What is the difference between an irs financial hardship and an offer in compromise (oic)?

It can be a legitimate option if you can't pay. Frequently Asked Questions About Commitment Offers · Appeal Your Declined Offer · Transcript. If the IRS accepts your offer, but you don't file or pay all your taxes on time for five years after the acceptance, the IRS will notify you that your offer is in arrears and can cancel it and you'll have to pay all of your debt (not the reduced amount of the offer). Generally, the statutory period within which the IRS can engage in collection activities is suspended during the period when the OIC is pending, for 30 days immediately after the IRS rejects an OIC, and for the period when the IRS Independent Office of Appeals is considering a timely appealed denial.

If you agree to owe the tax and decide to submit an offer, you'll need to provide the IRS with full financial information. When the IRS terminates an OIC, the agreement is no longer in effect and, in that case, the IRS can collect the amounts originally due (minus the payments made), plus interest and penalties. The IRS will keep any refunds, including interest, that may be due in connection with tax returns filed up to the date the IRS accepts the offer. While the IRS generally suspends other collection activities (such as taxing your salary or bank account) while your offer is pending, the IRS can file a federal tax lien notice to protect its right of retention on any property you own and to notify other creditors of those interests.

We can offer you help if your tax problem is causing financial difficulties, if you have tried and failed to resolve your problem with the IRS, or if you think an IRS system, process, or procedure just isn't working as it should. The IRS will keep any refunds, including interest, for tax periods that extend until the date the IRS accepts your offer. However, the IRS will send you a notice 30 days from the date of the notification to respond to the IRS request that you reconsider your decision to return the offer. It can be a legitimate option if you can't pay all of your tax obligations or if doing so creates financial difficulties for you.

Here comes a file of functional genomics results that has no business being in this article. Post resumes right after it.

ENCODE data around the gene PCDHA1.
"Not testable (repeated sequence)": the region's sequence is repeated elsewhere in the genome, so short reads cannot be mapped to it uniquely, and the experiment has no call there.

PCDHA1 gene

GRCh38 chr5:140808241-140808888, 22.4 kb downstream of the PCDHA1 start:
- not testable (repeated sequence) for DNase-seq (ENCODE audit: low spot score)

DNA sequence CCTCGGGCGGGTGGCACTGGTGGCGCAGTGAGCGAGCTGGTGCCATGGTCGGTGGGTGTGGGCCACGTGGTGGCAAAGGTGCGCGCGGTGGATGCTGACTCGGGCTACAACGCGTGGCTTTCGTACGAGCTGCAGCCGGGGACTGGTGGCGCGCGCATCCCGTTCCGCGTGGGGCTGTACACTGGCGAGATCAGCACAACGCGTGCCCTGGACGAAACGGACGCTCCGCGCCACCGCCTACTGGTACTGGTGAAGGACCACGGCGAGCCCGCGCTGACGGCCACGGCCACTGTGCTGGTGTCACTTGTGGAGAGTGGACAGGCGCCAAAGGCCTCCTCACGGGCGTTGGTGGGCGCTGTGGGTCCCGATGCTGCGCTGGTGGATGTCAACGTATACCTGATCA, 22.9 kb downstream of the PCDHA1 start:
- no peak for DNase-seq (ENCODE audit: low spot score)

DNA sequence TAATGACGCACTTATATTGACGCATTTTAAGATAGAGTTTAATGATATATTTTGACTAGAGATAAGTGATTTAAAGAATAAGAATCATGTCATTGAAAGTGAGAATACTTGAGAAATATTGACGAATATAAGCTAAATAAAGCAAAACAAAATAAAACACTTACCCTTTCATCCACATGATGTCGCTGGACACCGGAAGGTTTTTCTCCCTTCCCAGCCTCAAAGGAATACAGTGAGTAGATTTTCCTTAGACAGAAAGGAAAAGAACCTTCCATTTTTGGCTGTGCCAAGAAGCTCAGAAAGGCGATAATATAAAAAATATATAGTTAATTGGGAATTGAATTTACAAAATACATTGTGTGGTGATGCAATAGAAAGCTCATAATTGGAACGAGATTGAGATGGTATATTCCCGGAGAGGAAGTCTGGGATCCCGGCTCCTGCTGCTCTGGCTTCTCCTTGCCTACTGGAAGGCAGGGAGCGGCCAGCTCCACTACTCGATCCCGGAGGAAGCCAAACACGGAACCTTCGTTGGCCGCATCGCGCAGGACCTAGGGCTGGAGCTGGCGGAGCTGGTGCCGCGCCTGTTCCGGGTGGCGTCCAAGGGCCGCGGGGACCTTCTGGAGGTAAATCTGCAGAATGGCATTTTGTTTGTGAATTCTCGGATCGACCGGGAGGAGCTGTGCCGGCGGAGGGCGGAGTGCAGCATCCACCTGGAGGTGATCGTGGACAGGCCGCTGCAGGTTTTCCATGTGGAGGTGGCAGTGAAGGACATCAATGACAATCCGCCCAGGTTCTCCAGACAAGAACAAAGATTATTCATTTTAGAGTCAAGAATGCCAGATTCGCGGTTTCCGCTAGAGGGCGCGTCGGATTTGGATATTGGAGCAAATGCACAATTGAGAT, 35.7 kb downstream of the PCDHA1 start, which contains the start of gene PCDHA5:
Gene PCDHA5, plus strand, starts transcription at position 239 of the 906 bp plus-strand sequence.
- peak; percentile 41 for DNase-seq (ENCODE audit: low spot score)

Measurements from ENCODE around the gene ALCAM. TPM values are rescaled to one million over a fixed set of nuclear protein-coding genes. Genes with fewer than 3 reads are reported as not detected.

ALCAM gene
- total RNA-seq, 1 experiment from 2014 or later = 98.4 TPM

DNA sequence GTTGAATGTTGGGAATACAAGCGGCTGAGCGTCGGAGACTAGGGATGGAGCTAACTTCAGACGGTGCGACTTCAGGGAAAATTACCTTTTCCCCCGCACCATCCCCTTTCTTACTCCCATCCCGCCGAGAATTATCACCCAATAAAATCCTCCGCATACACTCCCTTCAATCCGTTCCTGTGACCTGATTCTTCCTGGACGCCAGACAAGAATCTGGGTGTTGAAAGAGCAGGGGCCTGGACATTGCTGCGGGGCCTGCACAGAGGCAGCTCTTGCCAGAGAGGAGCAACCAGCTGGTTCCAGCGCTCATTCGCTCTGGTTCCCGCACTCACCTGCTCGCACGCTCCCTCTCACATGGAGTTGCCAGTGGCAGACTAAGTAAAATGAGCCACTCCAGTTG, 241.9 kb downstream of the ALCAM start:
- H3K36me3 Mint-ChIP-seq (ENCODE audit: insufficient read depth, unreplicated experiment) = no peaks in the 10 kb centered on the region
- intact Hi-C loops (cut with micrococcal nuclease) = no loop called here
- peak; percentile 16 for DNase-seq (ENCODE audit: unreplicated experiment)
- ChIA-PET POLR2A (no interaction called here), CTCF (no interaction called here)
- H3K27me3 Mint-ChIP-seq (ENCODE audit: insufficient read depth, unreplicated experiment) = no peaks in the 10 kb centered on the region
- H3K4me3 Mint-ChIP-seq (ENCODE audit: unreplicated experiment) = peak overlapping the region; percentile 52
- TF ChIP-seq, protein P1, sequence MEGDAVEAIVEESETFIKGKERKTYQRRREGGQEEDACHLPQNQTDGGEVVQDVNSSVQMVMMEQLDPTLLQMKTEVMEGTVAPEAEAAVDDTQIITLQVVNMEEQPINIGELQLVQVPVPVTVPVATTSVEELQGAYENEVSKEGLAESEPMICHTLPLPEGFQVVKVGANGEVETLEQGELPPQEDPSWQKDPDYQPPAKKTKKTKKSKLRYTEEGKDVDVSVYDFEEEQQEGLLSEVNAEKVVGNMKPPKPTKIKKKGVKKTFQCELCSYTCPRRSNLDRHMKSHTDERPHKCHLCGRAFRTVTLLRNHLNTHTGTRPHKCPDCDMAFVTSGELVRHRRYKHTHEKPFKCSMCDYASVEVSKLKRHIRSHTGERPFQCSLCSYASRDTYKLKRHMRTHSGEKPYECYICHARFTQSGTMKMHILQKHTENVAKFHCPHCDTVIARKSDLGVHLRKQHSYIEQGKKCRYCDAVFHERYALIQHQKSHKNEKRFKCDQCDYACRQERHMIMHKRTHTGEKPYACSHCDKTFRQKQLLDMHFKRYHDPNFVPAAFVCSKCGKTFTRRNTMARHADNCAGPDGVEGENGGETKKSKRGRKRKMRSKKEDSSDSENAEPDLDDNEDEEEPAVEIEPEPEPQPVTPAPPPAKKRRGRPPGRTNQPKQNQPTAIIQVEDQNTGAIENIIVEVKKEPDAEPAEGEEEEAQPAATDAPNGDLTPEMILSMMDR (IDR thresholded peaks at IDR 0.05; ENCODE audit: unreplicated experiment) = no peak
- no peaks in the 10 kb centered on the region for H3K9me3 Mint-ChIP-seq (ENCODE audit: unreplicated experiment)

In addition, the IRS can return your offer to you if you don't respect the application fee or the payment of the offer, or if you don't provide the information the IRS requested. If you can't pay your tax debt in full or if paying it in full will cause financial difficulties, an offer of commitment (OIC) may be an option. If your offer is accepted, the IRS will keep any refund it owes you for tax returns filed until the date the IRS accepts your offer. The letter will explain why the IRS rejected the offer and will provide detailed instructions on how the taxpayer can appeal the decision to the IRS Independent Office of Appeals.

Keep a careful record of the dates. If the IRS does not refuse, return, or you withdraw your offer within two years of the date the IRS receives it, the offer will be considered accepted.

Dorothy Skeete
Dorothy Skeete

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